THE PRESIDENT: Good morning. This weekend marks a bitter anniversary for the people of Iraq. Fifteen years ago, Saddam Hussein's regime ordered a chemical weapons attack on a village in Iraq called Halabja. With that single order, the regime killed thousands of Iraq's Kurdish citizens. Whole families died while trying to flee clouds of nerve and mustard agents descending from the sky. Many who managed to survive still suffer from cancer, blindness, respiratory diseases, miscarriages, and severe birth defects among their children.
The chemical attack on Halabja -- just one of 40 targeted at Iraq's own people -- provided a glimpse of the crimes Saddam Hussein is willing to commit, and the kind of threat he now presents to the entire world. He is among history's cruelest dictators, and he is arming himself with the world's most terrible weapons.
Recognizing this threat, the United Nations Security Council demanded that Saddam Hussein give up all his weapons of mass destruction as a condition for ending the Gulf War 12 years ago. The Security Council has repeated this demand numerous times and warned that Iraq faces serious consequences if it fails to comply. Iraq has responded with defiance, delay and deception.
The United States, Great Britain and Spain continue to work with fellow members of the U.N. Security Council to confront this common danger. We have seen far too many instances in the past decade -- from Bosnia, to Rwanda, to Kosovo -- where the failure of the Security Council to act decisively has led to tragedy. And we must recognize that some threats are so grave -- and their potential consequences so terrible -- that they must be removed, even if it requires military force.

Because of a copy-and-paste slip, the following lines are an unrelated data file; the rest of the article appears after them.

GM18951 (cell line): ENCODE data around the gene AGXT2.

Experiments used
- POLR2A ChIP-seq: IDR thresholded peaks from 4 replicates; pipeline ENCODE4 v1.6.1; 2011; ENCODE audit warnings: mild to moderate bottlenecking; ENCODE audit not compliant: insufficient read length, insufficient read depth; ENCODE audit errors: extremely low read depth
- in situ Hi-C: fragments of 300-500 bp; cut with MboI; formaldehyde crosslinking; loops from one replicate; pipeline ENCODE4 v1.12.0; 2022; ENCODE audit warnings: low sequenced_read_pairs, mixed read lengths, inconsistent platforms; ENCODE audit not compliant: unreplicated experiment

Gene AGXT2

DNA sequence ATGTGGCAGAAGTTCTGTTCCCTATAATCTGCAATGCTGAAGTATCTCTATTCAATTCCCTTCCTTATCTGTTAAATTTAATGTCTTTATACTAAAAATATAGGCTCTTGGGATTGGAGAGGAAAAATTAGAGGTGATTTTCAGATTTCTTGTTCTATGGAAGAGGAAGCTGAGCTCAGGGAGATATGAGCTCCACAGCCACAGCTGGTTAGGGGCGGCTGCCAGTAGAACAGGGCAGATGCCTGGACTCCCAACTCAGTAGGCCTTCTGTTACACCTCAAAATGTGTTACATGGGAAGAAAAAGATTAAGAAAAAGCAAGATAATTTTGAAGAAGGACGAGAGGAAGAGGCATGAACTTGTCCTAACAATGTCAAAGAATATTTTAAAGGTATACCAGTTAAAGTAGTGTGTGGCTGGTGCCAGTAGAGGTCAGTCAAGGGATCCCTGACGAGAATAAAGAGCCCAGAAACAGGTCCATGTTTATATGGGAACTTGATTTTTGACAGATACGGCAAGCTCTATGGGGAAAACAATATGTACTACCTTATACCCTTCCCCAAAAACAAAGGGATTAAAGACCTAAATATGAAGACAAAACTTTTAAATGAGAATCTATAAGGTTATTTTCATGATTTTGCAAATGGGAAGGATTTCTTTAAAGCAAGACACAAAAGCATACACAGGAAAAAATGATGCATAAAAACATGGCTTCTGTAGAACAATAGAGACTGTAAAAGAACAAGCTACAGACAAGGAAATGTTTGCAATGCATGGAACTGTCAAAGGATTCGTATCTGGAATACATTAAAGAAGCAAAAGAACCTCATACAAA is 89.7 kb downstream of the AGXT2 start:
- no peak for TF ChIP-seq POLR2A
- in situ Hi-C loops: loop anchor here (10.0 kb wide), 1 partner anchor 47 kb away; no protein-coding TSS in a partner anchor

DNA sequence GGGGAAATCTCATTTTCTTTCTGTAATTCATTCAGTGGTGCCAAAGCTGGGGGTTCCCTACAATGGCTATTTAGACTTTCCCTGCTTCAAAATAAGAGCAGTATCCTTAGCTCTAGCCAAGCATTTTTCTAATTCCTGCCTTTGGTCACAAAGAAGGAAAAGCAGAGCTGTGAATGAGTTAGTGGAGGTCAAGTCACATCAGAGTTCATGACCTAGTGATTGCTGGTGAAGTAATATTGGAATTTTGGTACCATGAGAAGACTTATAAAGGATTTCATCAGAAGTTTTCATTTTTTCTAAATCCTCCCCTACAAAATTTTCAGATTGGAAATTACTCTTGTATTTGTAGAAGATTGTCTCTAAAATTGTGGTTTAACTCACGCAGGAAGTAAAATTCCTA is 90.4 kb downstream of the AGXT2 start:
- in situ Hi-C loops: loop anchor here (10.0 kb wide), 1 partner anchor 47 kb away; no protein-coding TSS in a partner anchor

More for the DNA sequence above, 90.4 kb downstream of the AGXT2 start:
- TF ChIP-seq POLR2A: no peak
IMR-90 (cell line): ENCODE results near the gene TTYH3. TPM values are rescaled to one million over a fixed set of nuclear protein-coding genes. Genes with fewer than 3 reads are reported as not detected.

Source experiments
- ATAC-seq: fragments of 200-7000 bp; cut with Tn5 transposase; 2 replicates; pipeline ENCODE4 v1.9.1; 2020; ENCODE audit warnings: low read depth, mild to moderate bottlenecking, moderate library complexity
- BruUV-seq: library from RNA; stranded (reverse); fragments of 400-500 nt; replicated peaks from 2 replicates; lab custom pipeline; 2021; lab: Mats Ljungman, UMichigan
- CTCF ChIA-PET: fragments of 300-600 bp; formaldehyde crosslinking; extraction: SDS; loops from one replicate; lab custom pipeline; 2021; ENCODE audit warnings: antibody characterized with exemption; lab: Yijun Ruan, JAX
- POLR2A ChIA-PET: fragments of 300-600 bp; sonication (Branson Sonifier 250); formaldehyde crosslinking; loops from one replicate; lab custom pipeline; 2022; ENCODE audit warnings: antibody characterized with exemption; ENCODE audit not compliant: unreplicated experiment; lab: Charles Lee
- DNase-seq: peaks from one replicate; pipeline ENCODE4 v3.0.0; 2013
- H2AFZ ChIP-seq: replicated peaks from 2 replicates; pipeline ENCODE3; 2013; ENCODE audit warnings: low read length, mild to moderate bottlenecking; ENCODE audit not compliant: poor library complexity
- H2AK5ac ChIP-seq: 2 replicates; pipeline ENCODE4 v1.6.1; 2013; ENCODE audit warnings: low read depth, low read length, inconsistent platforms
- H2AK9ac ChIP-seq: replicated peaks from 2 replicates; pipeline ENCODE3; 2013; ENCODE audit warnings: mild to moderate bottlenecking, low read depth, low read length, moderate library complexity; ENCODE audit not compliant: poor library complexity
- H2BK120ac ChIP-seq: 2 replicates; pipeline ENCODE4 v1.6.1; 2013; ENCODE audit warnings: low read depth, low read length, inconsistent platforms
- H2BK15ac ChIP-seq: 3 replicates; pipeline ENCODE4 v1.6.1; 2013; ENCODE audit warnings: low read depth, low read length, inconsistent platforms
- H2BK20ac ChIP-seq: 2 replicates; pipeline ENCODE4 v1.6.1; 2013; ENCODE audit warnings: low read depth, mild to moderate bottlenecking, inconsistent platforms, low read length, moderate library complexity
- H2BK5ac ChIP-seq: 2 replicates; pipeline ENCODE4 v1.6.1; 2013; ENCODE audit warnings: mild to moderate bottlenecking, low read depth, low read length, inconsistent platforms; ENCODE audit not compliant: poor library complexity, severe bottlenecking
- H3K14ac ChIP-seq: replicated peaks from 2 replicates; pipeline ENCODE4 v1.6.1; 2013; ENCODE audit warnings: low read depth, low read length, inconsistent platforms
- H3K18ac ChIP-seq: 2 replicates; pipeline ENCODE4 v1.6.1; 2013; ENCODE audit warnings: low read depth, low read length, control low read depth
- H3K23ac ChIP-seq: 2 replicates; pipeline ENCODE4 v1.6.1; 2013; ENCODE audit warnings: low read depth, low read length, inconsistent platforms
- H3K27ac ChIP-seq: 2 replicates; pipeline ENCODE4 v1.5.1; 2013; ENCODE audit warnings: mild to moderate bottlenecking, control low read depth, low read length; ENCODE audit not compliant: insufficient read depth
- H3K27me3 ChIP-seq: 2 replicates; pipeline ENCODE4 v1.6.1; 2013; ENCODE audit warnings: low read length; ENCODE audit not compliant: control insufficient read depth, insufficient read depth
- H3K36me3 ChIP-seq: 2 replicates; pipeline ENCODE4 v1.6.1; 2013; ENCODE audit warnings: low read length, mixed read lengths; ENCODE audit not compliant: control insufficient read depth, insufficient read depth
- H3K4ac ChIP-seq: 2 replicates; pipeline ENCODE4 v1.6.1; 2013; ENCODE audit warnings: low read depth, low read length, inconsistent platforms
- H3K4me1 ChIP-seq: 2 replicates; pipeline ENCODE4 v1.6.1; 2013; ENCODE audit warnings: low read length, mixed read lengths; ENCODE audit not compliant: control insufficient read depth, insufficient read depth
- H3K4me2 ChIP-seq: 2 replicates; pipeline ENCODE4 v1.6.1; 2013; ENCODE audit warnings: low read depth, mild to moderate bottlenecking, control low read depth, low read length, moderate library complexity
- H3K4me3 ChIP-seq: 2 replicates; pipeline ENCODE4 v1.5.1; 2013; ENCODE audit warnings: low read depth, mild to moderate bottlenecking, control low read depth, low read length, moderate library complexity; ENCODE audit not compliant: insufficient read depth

As diplomatic efforts continue, we must never lose sight of the basic facts about the regime of Baghdad.
We know from recent history that Saddam Hussein is a reckless dictator who has twice invaded his neighbors without provocation -- wars that led to death and suffering on a massive scale. We know from human rights groups that dissidents in Iraq are tortured, imprisoned and sometimes just disappear; their hands, feet and tongues are cut off; their eyes are gouged out; and female relatives are raped in their presence.
As the Nobel laureate and Holocaust survivor, Elie Wiesel, said this week, "We have a moral obligation to intervene where evil is in control. Today, that place is Iraq."
We know from prior weapons inspections that Saddam has failed to account for vast quantities of biological and chemical agents, including mustard agent, botulinum toxin and sarin, capable of killing millions of people. We know the Iraqi regime finances and sponsors terror. And we know the regime has plans to place innocent people around military installations to act as human shields.
There is little reason to hope that Saddam Hussein will disarm. If force is required to disarm him, the American people can know that our armed forces have been given every tool and every resource to achieve victory. The people of Iraq can know that every effort will be made to spare innocent life, and to help Iraq recover from three decades of totalitarian rule. And plans are in place to provide Iraqis with massive amounts of food, as well as medicine and other essential supplies, in the event of hostilities.
Crucial days lie ahead for the free nations of the world. Governments are now showing whether their stated commitments to liberty and security are words alone -- or convictions they're prepared to act upon. And for the government of the United States and the coalition we lead, there is no doubt: we will confront a growing danger, to protect ourselves, to remove a patron and protector of terror, and to keep the peace of the world.